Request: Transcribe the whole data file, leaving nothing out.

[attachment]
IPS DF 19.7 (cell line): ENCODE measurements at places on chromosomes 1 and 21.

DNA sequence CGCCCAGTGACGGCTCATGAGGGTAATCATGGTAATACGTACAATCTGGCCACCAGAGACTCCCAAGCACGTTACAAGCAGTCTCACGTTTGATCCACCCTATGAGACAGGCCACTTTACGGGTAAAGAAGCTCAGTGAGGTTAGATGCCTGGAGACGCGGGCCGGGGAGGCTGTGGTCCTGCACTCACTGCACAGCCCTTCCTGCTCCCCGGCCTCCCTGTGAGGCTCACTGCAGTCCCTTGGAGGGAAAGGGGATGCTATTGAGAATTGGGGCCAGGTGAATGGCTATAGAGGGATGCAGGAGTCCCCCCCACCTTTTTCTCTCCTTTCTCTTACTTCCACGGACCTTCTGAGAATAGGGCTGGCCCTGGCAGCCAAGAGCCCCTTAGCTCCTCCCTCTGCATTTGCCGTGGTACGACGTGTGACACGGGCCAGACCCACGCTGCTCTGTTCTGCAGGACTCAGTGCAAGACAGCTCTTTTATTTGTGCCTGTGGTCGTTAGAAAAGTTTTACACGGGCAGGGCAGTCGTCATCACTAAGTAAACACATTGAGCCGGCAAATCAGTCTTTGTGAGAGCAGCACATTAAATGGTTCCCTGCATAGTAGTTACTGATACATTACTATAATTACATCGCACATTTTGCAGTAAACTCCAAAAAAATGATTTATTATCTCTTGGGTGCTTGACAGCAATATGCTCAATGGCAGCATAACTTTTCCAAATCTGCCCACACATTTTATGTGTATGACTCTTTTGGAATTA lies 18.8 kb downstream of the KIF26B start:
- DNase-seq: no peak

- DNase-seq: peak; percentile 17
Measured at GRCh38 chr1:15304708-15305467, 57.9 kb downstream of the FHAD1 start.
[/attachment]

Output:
IPS DF 19.7 (cell line): ENCODE measurements at places on chromosomes 1 and 21.

DNA sequence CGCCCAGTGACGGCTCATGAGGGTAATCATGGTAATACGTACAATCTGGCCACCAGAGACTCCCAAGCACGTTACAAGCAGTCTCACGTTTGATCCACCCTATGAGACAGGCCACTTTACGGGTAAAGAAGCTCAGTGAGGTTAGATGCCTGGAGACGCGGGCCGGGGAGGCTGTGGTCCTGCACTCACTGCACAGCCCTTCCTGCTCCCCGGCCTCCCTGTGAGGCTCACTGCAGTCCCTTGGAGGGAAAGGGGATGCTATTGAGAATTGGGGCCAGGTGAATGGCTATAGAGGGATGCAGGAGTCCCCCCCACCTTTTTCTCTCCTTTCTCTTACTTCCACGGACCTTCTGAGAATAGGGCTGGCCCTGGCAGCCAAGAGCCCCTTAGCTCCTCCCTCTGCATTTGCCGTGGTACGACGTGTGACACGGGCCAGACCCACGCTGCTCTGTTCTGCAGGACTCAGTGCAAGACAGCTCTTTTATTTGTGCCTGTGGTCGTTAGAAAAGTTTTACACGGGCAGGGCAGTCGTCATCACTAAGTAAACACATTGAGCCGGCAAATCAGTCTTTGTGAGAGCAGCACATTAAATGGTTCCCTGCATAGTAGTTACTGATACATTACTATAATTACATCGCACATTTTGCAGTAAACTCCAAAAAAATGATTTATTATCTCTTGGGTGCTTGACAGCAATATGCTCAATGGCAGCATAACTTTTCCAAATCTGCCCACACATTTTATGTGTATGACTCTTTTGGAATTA lies 18.8 kb downstream of the KIF26B start:
- DNase-seq: no peak

- DNase-seq: peak; percentile 17
Measured at GRCh38 chr1:15304708-15305467, 57.9 kb downstream of the FHAD1 start.